La unua leciono de mia kurso en Hajnano.
Settimana prossima sarò a L’Aquila, su invito della collega professoressa Stefania Costantini.
Il giorno 9 Maggio 2012, presso l’Aula C1.15 dell’edificio di Coppito 2 (Universita’ degli Studi dell’Aquila, sede di Via Vetoio), il Dr. Federico Gobbo dell’Universita’ dell’Insubria terra’ i seguenti seminari, rivolti agli studenti del Dottorato
di Ricerca in Informatica e Applicazioni ed aperti a tutti gli interessati.
L’incontro parte dalla presentazione delle due matrici che hanno dato fondamento alla disciplina: dal lato filosofico, l’Epistemologia nasce come una branca della filosofia analitica anglo-americana; dal lato informatico, l’Epistemologia eredita alcune tematiche fondamentali dell’Intelligenza Artificiale. Tali matrici si intrecciano di continuo, e non sempre e’ facile orientarsi: nel seminario, verra’ fornita una sorta di mappa concettuale a questo scopo. Particolare attenzione verra’ data al metodo dell’esperimento mentale, dal classico test di Turing – di recente tornato in voga in occasione dell’Alan Turing Year – alla Stanza Cinese di Searle fino a Floridi e Gobbo.
Attualmente le direzioni di ricerca ruotano attorno a due paradigmi di riferimento:
(1) la Filosofia dell’Informazione o Philosophy of Information di Luciano Floridi (Universities of Oxford and Hertfordshire) e collaboratori; (2) la Philosophy of Computing, dove vengono riconsiderati diversi concetti della computazione (e della
computabilita’, tra cui l’uso di diverse logiche non-classiche).
L’incontro verte sulla presentazione e discussione dei due paradigmi, alla luce dei risultati raggiunti e soprattutto di quelli ancora da raggiungere.
L’etica dell’informatica nasce a meta’ degli anni 1980 con due matrici parallele e indipendenti: il lavoro sul fondamento della Computer Ethics da parte di Deborah Johnson, nato da una riflessione della filosofia morale di stampo utilitaristico e pragmatista, basato induttivamente sul metodo dei casi, e la riflessione sulle implicazioni socio-politiche del modello di produzione del software, da parte della Free Software Foundation e del progetto GNU di Richard Stallman.
A differenza dell’Epistemologia, esistono diverse correnti in Etica dell’Informatica, spesso indipendenti le une dalle altre, che fanno riferimento sostanzialmente al tipo di problema affrontato: oggi non si discute pi´u solo di privacy o proprieta’ intellettuale (il cosiddetto PAPA), ma anche di citizen journalism, blogging, politica 2.0 (e-government), divario digitale, accesso internet e minori, e così via.
L’incontro intende mostrare come molti settori, anche altamente specialistici come per esempio il computer trusting, abbiano risvolti etici spesso non ancora esplorati adeguatamente.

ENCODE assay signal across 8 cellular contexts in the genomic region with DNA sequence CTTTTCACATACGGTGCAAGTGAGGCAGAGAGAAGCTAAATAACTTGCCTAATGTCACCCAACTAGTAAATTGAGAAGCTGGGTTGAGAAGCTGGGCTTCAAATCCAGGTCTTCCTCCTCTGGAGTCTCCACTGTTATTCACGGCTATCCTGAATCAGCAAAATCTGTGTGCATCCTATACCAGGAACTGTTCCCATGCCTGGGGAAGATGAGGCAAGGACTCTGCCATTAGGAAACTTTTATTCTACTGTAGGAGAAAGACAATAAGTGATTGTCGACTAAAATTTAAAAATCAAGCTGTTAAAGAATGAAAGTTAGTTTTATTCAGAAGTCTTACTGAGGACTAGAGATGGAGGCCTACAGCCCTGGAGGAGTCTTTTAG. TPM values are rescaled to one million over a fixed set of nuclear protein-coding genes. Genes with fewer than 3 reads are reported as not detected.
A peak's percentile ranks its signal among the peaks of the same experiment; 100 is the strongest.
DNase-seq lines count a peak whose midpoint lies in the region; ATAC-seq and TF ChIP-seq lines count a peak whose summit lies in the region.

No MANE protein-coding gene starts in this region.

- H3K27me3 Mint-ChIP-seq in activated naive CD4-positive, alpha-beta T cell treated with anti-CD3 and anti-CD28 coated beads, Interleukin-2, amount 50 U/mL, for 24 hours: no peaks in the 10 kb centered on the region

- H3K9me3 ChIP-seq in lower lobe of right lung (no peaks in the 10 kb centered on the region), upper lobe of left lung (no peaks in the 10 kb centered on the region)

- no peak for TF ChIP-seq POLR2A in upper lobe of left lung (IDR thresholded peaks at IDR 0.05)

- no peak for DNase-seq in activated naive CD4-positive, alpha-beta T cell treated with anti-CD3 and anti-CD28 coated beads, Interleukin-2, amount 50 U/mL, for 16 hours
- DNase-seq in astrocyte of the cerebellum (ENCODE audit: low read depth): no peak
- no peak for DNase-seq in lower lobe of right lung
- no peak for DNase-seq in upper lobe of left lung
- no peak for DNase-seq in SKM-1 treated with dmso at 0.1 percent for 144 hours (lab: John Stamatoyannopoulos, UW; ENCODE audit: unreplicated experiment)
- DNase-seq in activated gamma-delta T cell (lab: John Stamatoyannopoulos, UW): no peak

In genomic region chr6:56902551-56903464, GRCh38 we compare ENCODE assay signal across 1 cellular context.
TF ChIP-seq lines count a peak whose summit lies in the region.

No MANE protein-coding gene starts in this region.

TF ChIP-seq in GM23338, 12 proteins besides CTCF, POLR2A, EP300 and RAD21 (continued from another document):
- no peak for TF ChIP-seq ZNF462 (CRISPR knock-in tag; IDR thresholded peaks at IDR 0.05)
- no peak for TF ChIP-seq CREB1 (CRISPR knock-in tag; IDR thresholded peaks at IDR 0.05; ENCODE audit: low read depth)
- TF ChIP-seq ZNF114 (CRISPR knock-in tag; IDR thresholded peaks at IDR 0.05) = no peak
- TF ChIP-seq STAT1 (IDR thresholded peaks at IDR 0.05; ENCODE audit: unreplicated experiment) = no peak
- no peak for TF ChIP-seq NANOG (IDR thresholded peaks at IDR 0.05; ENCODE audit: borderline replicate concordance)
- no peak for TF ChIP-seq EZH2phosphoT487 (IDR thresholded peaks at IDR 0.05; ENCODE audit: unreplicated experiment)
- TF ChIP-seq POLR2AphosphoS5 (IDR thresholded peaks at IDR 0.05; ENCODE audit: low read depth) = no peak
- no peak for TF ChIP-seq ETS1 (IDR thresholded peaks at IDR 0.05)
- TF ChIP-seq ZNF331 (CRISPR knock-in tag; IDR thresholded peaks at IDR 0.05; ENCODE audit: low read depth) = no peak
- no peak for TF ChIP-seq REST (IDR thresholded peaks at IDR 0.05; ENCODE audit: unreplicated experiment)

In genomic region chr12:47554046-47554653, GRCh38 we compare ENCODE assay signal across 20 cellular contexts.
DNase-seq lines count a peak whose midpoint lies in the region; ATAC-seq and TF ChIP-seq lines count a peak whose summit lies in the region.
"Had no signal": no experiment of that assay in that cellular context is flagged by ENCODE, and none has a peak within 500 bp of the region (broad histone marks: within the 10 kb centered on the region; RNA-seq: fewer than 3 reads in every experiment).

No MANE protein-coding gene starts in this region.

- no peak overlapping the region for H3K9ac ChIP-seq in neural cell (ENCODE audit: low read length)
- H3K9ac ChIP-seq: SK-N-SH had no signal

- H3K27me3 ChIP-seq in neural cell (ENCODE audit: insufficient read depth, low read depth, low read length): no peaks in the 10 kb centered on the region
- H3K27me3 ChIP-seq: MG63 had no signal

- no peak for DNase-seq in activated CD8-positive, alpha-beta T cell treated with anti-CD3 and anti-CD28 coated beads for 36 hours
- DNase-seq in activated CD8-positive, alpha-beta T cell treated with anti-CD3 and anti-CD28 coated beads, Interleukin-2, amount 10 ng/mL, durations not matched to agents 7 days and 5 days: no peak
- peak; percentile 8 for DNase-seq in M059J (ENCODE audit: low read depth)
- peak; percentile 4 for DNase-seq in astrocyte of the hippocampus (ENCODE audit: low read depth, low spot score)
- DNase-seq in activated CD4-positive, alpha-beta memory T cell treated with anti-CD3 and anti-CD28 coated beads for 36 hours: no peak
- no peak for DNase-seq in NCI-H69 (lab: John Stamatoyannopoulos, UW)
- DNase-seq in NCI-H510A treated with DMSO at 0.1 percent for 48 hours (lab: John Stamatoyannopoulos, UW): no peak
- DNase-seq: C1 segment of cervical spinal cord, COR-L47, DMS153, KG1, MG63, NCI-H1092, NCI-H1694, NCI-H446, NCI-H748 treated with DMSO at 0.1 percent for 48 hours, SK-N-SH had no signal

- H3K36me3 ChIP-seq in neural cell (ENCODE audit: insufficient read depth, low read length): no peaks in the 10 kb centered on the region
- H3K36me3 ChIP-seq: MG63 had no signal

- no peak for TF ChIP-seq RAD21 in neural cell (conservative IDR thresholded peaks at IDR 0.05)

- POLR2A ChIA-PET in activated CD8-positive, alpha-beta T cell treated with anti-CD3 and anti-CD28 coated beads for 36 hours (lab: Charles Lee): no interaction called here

Mettevo a posto la libreria, e ho trovato questo passo di un saggio di Bertrand Russell, dal titolo Libertà accademica:
Prima di esaminare le attuali condizioni della libertà accademica, sarà utile stabilire cosa noi intendiamo con questo termine. Fondamento della libertà accademica è che gli insegnanti siano scelti per la loro competenza nelle materie che debbono insegnare, e che a giudicare di questa competenza siano gli altri competenti. Che uno sia un buon matematico, un buon fisico, o un buon chimico, può essere provato soltanto da altri matematici, o fisici, o chimici, i quali siano in grado di giudicare imparzialmente. Gli avversari della libertà accademica ritengono che, oltre alle capacità inerenti all’insegnamento, altre condizioni debbano essere prese in considerazione. Un insegnante, secondo loro, non dovrebbe avere mai espresso opinioni contrarie ai detentori del potere.
Russell scrive nel 1940, quando i totalitarismi sono all’apice del potere e hanno fatto sprofondare l’Europa nel momento più tenebroso della sua storia, la seconda guerra mondiale.
È nei momenti più difficili che bisogna riaffermare i fondamenti. Sulla didattica il nostro è altrettanto chiaro:
Una delle cose più importanti da sviluppare negli istituti scolastici di una nazione democratica è la facoltà critica degli allievi. La formazione di menti aperte, preparate ad ammettere come a rispettare, se è il caso, qualsiasi opinione, dovrebbe essere scopo e vanto della scuola. Se la censura mette il bavaglio all’insegnante, l’opera di censura non servirà più allo scopo e produrrà, anziché una nazione di uomini, un branco di fanatici e bigotti.
Mi piace ricordare queste parole oggi, primo giorno di voto del ballottaggio a Milano, la mia città.
Call for Papers for a Special Issue of Journal of Information Technology
Information Systems: Why History Matters
Any discipline or field of professional practice has a history. A proper understanding of the discipline needs to be based on a widespread awareness of that history. The field of information systems (IS) is no different in this regard. As the IS field matures, it needs to evolve a historical perspective on its own subject matter.